Posted by: Feet Banks
It was a dark and stormy night. I was drinking whiskey alone and watching raindrops run like tears down the lounge’s over-sized window pane. Or was it window PAIN?
“Who does a girl have to sleep with to get some snowfall around here?”
I didn’t even see her standing there but instantly, I was in love…
Fear not, there will be much better writing than that on display at the 12th Annual Whistler Readers and Writers Festival. Set for October 18-20, 2013 at the Fairmont Chateau Whistler the festival brings 30 authors from across Canada together for a cozy weekend of workshops, panel discussions, featured readings and book launches.
“People still read and buy books,” says Whistler author and festival founder Stella Harvey. “The way our festival is growing testifies to that and we try to mix it up and keep all age groups involved. It seems like once people come experience the intimacy of being here and meeting the authors in such an amazing setting, they keep coming back.”
One of those authors is Robin Spano, a crime fiction author making her inaugural trip to the Whistler Readers and Writers fest. Robin is no stranger to Whistler though, her latest book Death’s Last Run is a murder mystery/political thriller set right here in our quiet mountain town. The Insider caught up with Robin at her home in Lions Bay to talk about reading, writing and the perils of Whistler’s literary underworld.
Whistler Insider: You wrote a “whodunit” mystery story set on the slopes of Blackcomb and in Whistler Village. How did that come about?
Robin Spano: It all started when I was up there snowboarding and I heard some guys talking on the gondola. I think one guy was local and the other was an Aussie and the way they spoke and interacted it just sounded like fun, like an endless party. I knew I wanted to send a character there.
Insider: How familiar did you have to get with Whistler’s landscape and culture?
Robin: When I was in my twenties I worked in a resort town in Muskoka, Ontario. For this book I took a lot from that social scene that I knew. It’s similar to Whistler but not as affluent. Then I would travel up there for an afternoon every couple of months to listen to people talking, that was the biggest bit. I love snowboarding so I don’t count that as research.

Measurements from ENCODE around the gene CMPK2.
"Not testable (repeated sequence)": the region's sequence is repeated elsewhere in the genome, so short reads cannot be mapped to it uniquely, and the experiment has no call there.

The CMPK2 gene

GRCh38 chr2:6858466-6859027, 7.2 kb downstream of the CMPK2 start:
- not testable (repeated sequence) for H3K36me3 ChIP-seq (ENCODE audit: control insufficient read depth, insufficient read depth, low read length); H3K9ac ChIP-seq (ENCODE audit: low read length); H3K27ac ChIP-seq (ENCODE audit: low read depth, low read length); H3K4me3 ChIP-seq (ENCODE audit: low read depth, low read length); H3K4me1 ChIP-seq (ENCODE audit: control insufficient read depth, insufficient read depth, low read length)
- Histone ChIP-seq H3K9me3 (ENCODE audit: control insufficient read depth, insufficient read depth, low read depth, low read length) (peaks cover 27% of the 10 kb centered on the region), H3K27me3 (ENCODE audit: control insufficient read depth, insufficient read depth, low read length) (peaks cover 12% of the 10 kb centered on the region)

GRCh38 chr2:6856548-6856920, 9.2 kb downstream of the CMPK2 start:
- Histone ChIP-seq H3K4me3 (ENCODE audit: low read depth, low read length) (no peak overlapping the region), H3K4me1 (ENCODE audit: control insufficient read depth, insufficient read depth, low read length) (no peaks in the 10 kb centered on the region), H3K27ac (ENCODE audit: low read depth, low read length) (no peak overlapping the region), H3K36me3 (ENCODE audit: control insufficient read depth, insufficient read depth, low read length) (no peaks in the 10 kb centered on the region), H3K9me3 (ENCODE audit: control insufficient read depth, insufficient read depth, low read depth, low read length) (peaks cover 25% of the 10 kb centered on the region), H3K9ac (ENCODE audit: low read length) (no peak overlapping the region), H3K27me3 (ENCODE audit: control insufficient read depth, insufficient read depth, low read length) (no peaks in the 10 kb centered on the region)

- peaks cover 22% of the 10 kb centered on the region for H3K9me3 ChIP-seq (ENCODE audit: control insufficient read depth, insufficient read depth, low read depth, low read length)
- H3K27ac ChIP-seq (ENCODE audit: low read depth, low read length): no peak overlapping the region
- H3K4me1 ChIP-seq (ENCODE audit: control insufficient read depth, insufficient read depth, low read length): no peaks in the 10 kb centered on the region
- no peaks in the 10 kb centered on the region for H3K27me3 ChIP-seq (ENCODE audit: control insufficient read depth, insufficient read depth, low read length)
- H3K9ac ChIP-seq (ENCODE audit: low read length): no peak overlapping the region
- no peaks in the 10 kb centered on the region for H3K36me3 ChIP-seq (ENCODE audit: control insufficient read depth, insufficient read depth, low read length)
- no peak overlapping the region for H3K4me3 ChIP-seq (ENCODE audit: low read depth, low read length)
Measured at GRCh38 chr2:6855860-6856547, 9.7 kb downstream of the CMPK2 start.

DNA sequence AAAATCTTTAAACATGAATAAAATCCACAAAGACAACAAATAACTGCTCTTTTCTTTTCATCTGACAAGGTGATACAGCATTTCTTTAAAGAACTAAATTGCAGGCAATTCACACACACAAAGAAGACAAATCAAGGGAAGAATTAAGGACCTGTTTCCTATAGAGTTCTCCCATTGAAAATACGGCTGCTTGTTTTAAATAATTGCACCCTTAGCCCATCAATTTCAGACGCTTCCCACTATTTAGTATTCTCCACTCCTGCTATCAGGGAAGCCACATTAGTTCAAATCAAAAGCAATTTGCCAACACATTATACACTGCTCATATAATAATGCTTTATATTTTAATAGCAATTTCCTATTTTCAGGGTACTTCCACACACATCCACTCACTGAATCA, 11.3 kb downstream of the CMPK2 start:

Insider: Was it a challenge to set a murder story in such a small town where everyone knows everyone?
Robin: It actually helped because the story was a bit of a “closed room” mystery. The smaller you can make the group of suspects the more you can learn about them and meet the killer. My first two books were set in larger cities and I had to hone in on a subculture. Whistler helped make that easier and it was more realistic that everyone would be interconnected.
Insider: During your “non-research” on the slopes did you end up with a favourite mountain or zone?
Robin: I like Whistler the most. I like the blue and green runs, just put my music on and cruise the hill.
Insider: We hear a lot of doom and gloom in the media about the death of literature, the extinction of magazines, the bastardization of the English language through texting and twitter, the kids' attention spans decreasing…etc etc. And yet the Whistler Readers and Writers Festival is 12 years old and bigger than ever. What are your thoughts on the state of literature in Canada?
Robin: I don’t believe in the doom and gloom. As long as there is a culture there will be writers for that culture. Life evolves and changes, we don’t talk like we did back in Charles Dickens’ time and yet we are still intelligent creatures. I write short chapters and that might be playing a bit to the Twitter audience but writing is reaching into yourself so you can reach readers and I don’t think the human psyche will ever change so much that writing will become obsolete.
Whistler Readers and Writers Festival features 14 events including a conversation with CBC radio superhost Jian Ghomeshi and Giller Prize-winning author Will Ferguson. Robin Spano will be speaking at the Crimes of Fiction panel with four other celebrated writers of crime and mystery. Whistler Insider editor Feet Banks will moderate the discussion and admission includes lunch. Download a PDF Festival Guide here or get tickets, schedules, information and accommodation at Whistler.com and the best place to buy books in Whistler is always Armchair Books in the Village Square.